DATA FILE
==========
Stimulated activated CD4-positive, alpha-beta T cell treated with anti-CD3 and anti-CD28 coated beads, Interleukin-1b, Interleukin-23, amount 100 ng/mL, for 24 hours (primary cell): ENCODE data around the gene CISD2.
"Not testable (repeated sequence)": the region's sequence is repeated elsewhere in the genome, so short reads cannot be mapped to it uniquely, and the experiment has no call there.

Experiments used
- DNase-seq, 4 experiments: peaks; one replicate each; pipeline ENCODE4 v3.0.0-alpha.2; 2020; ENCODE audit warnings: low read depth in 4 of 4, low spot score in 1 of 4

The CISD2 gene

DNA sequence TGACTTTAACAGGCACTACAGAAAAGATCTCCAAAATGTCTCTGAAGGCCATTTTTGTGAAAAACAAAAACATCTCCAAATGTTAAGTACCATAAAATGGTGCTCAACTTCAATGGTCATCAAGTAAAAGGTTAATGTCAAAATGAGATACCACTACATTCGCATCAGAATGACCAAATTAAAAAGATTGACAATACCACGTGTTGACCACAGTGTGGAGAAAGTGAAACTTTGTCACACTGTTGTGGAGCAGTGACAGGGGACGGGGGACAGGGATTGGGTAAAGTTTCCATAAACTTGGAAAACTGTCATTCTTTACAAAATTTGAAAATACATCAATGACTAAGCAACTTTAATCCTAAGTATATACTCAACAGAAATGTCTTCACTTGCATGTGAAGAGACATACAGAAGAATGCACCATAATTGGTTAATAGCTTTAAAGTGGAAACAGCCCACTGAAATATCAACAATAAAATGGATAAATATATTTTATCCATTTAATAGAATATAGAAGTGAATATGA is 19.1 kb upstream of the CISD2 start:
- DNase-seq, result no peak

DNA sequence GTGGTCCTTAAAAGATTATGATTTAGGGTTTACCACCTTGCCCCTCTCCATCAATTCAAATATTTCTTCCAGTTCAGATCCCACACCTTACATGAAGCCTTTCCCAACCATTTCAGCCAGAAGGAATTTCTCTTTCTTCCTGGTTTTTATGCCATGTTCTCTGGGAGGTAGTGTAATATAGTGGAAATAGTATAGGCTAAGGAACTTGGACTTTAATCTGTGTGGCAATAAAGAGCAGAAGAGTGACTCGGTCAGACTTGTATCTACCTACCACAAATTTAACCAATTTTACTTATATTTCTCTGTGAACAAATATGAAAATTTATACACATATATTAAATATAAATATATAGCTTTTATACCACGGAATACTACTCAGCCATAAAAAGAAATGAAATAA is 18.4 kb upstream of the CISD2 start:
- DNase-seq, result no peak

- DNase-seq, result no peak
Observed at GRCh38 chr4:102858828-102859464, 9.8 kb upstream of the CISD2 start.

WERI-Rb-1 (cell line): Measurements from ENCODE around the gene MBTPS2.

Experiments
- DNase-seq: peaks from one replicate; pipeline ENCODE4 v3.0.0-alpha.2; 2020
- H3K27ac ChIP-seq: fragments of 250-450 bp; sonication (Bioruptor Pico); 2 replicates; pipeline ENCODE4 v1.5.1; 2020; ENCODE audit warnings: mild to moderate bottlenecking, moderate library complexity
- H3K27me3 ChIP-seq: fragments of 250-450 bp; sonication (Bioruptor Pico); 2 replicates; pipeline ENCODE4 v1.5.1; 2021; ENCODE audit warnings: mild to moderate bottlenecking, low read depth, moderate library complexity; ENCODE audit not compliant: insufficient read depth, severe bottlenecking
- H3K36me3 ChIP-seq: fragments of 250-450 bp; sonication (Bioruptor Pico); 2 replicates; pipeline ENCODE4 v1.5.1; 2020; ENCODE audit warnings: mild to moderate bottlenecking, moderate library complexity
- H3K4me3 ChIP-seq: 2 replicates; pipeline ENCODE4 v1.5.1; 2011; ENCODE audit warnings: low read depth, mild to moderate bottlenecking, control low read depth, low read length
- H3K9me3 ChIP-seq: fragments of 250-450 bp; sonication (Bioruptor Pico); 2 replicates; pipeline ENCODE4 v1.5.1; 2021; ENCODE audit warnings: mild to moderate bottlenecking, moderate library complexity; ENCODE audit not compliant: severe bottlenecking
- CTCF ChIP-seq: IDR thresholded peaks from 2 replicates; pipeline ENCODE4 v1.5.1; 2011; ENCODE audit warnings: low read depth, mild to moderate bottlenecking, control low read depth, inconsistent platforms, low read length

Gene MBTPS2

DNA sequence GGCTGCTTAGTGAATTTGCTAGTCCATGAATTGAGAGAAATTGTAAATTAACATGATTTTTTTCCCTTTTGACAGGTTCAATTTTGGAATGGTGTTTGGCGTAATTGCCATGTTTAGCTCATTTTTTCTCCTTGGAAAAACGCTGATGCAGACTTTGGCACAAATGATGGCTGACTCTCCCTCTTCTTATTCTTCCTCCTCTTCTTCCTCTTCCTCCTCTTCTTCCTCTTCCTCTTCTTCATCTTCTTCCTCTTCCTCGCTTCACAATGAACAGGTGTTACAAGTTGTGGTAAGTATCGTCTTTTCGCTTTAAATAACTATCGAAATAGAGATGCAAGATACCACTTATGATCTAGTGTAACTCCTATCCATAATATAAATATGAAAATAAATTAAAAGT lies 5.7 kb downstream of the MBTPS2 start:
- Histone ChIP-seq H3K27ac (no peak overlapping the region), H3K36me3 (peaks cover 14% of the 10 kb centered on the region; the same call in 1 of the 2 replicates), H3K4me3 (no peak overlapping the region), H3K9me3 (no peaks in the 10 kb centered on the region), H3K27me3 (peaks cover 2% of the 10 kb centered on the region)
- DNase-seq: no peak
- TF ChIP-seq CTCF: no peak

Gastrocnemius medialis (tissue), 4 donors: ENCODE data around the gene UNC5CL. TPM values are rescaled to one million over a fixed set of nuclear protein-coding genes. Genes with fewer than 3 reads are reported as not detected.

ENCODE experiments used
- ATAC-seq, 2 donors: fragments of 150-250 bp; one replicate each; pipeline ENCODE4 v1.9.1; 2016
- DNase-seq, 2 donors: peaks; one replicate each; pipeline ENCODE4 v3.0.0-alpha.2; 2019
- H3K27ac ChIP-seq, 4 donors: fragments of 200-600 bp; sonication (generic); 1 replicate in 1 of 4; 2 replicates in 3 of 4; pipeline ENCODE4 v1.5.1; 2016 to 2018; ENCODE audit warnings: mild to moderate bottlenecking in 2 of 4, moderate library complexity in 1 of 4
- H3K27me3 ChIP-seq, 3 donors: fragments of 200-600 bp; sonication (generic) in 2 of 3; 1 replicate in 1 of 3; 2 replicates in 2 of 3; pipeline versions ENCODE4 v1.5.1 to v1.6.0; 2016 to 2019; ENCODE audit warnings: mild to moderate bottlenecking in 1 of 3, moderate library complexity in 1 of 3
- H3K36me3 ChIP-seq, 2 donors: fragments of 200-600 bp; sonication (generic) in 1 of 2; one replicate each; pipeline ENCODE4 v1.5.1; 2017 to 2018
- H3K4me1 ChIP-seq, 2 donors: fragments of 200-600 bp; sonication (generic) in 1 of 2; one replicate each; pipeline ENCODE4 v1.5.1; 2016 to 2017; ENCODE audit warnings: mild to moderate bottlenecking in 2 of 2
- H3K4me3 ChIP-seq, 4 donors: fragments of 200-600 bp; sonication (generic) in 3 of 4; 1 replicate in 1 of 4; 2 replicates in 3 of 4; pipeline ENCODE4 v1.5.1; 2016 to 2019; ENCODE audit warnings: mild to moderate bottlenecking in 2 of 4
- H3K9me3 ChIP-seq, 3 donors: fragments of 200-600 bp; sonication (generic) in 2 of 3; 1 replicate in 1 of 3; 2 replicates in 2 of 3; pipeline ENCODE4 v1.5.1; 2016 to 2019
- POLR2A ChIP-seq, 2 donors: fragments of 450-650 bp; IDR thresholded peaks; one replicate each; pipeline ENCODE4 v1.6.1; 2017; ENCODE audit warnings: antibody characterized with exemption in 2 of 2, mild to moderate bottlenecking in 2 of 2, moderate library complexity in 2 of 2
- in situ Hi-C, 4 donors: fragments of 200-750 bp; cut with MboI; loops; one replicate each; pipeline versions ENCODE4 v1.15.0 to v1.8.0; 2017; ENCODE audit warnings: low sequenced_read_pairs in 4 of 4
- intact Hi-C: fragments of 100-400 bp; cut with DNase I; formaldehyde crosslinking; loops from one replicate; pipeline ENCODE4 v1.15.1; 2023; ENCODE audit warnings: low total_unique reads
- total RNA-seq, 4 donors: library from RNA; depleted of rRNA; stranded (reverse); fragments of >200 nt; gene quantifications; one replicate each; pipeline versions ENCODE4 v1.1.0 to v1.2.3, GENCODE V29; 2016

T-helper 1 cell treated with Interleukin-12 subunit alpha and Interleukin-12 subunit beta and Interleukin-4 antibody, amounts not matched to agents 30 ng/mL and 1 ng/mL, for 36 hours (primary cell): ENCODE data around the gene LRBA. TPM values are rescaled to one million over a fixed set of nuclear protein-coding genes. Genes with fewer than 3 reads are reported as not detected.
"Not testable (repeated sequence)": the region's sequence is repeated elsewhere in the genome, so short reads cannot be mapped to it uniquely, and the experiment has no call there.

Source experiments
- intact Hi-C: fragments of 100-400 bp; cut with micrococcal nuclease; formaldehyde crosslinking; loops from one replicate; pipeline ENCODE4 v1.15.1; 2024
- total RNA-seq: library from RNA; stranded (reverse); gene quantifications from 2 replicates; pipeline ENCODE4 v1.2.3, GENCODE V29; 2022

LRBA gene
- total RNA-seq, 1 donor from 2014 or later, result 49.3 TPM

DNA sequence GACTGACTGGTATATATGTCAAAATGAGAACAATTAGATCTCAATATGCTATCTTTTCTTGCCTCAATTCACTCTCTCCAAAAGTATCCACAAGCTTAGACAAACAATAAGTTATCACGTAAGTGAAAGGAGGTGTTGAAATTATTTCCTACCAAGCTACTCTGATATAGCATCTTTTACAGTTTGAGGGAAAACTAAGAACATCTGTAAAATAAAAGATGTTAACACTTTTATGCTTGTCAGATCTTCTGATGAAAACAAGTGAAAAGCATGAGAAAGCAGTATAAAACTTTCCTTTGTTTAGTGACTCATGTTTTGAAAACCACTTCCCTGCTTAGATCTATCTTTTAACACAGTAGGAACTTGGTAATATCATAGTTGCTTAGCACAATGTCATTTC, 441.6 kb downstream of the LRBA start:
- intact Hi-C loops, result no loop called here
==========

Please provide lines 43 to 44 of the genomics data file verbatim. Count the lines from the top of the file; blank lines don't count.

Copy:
- intact Hi-C: fragments of 100-400 bp; cut with micrococcal nuclease; formaldehyde crosslinking; loops from one replicate; pipeline ENCODE4 v1.15.1; 2024
- total RNA-seq: library from RNA; stranded (reverse); gene quantifications from 2 replicates; pipeline ENCODE4 v1.2.3, GENCODE V29; 2022